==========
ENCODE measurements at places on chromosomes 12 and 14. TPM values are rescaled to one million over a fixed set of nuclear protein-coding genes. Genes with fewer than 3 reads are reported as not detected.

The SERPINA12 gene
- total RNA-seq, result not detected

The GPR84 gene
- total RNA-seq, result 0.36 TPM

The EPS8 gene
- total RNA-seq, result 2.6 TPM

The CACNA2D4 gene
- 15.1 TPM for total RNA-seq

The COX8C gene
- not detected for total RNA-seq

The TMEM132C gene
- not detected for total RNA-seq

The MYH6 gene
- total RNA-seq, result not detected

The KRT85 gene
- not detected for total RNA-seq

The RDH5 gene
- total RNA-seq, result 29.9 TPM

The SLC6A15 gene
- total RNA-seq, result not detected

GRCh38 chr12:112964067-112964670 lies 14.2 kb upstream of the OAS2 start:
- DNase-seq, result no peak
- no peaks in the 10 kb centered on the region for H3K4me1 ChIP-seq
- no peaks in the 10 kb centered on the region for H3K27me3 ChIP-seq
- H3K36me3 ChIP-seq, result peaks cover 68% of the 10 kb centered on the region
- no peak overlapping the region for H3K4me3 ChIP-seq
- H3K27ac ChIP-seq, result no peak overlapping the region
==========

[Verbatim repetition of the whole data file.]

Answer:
ENCODE measurements at places on chromosomes 12 and 14. TPM values are rescaled to one million over a fixed set of nuclear protein-coding genes. Genes with fewer than 3 reads are reported as not detected.

The SERPINA12 gene
- total RNA-seq, result not detected

The GPR84 gene
- total RNA-seq, result 0.36 TPM

The EPS8 gene
- total RNA-seq, result 2.6 TPM

The CACNA2D4 gene
- 15.1 TPM for total RNA-seq

The COX8C gene
- not detected for total RNA-seq

The TMEM132C gene
- not detected for total RNA-seq

The MYH6 gene
- total RNA-seq, result not detected

The KRT85 gene
- not detected for total RNA-seq

The RDH5 gene
- total RNA-seq, result 29.9 TPM

The SLC6A15 gene
- total RNA-seq, result not detected

GRCh38 chr12:112964067-112964670 lies 14.2 kb upstream of the OAS2 start:
- DNase-seq, result no peak
- no peaks in the 10 kb centered on the region for H3K4me1 ChIP-seq
- no peaks in the 10 kb centered on the region for H3K27me3 ChIP-seq
- H3K36me3 ChIP-seq, result peaks cover 68% of the 10 kb centered on the region
- no peak overlapping the region for H3K4me3 ChIP-seq
- H3K27ac ChIP-seq, result no peak overlapping the region